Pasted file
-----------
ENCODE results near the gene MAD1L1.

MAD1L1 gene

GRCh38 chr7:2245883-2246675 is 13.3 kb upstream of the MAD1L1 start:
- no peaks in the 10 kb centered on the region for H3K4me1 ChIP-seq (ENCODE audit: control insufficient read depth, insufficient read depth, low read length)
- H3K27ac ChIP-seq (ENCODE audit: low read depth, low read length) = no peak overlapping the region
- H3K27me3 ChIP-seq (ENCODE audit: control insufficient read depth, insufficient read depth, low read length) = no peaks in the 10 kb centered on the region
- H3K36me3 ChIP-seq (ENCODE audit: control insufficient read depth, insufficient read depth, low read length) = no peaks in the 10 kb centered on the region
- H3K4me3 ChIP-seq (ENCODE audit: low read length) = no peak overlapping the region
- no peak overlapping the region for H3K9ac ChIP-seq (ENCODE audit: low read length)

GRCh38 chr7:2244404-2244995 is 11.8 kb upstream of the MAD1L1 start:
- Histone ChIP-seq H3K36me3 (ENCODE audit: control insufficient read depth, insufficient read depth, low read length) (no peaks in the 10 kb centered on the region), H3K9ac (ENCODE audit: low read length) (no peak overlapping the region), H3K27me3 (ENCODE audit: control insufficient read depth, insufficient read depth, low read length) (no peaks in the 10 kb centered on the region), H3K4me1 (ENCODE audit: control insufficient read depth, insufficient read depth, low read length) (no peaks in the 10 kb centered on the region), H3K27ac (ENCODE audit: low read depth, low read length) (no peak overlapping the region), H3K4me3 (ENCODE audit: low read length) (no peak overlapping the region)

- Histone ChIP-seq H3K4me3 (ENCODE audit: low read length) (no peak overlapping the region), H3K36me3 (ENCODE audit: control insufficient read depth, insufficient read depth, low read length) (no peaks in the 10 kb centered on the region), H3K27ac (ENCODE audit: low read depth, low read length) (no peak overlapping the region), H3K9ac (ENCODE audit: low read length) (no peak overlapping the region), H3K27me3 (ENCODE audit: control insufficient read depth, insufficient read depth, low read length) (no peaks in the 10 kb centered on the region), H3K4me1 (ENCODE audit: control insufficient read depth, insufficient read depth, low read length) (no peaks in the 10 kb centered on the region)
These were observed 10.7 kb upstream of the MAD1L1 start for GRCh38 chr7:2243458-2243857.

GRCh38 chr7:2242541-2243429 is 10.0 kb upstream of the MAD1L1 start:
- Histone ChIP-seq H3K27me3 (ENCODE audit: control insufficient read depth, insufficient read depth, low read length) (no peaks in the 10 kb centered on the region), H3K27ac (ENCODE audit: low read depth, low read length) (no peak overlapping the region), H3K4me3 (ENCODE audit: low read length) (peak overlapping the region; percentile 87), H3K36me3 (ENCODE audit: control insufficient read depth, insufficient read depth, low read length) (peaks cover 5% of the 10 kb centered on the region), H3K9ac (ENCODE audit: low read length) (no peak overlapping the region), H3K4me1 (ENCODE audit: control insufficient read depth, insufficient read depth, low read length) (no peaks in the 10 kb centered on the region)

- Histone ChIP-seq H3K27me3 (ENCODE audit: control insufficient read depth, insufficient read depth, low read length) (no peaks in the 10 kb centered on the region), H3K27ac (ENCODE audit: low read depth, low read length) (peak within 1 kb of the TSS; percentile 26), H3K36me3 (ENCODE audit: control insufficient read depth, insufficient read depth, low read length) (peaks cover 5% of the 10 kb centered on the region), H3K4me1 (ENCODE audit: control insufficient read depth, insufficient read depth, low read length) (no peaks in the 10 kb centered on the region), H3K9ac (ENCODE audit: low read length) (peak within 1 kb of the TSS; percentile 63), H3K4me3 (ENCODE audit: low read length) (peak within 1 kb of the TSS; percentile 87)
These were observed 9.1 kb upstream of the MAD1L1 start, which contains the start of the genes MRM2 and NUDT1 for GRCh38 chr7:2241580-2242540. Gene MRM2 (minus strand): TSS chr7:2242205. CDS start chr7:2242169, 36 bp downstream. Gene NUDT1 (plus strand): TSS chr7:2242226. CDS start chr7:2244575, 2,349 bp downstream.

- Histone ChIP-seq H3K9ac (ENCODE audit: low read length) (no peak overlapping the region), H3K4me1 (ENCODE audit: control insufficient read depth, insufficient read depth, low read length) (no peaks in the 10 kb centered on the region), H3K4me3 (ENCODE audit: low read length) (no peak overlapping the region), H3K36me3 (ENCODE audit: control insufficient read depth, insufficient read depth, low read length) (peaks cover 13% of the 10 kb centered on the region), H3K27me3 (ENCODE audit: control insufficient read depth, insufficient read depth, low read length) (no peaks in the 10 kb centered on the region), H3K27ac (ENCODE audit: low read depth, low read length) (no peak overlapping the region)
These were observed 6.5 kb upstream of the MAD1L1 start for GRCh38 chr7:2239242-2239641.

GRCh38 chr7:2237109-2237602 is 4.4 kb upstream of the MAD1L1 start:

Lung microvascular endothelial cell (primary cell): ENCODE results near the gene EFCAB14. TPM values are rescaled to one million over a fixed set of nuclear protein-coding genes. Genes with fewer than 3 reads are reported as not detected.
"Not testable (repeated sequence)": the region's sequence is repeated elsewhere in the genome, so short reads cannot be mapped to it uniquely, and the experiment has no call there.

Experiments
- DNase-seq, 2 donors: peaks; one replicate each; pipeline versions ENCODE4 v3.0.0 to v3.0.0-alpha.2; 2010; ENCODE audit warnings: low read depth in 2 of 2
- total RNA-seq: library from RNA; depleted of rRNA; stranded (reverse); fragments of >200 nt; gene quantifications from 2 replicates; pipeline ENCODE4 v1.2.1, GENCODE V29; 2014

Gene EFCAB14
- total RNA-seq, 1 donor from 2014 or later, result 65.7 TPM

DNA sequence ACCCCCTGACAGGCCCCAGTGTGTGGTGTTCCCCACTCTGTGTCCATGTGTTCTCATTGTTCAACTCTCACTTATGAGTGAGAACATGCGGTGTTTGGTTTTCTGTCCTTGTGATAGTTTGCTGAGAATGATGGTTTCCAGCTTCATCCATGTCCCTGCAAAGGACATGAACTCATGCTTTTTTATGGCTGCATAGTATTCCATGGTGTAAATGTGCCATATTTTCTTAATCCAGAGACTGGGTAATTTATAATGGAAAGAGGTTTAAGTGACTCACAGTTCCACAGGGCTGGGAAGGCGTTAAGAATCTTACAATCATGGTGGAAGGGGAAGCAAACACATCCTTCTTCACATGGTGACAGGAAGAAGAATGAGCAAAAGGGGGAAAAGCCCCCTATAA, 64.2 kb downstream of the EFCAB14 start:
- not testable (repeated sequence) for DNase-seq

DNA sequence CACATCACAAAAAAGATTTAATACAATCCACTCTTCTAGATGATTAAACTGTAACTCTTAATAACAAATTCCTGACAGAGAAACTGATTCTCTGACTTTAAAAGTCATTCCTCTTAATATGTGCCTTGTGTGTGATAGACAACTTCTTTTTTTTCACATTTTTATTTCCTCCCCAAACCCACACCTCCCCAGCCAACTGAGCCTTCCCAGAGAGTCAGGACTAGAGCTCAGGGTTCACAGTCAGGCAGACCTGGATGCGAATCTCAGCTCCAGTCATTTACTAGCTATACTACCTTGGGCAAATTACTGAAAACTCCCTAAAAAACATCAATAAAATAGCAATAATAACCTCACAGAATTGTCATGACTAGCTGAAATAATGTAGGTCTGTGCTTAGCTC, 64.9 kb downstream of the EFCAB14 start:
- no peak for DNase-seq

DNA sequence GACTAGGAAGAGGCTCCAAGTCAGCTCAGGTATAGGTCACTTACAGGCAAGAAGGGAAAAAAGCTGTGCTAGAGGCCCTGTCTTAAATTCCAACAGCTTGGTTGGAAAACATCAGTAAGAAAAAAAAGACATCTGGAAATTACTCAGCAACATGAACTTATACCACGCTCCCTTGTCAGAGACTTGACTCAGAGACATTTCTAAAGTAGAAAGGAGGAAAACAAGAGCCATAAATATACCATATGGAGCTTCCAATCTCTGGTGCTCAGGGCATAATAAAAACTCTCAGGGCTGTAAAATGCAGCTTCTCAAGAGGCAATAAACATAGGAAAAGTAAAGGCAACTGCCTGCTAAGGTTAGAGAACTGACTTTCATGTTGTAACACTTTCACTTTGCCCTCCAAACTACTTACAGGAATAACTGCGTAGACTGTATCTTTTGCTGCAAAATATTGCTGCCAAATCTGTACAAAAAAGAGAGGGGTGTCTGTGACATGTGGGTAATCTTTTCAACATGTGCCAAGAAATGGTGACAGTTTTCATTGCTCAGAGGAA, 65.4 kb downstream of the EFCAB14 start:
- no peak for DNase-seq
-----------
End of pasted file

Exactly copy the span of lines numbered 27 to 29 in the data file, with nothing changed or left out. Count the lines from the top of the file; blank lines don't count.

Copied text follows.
- total RNA-seq, 1 donor from 2014 or later, result 65.7 TPM

DNA sequence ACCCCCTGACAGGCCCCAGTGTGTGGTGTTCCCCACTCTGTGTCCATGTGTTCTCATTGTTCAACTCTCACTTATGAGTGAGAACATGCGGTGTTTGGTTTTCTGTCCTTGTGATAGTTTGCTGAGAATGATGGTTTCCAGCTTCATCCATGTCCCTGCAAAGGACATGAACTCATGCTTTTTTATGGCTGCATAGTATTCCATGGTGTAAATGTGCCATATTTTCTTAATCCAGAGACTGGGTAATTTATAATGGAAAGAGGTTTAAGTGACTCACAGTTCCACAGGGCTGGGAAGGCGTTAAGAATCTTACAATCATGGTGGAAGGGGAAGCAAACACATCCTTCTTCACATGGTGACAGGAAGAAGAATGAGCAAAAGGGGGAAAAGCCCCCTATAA, 64.2 kb downstream of the EFCAB14 start:
- not testable (repeated sequence) for DNase-seq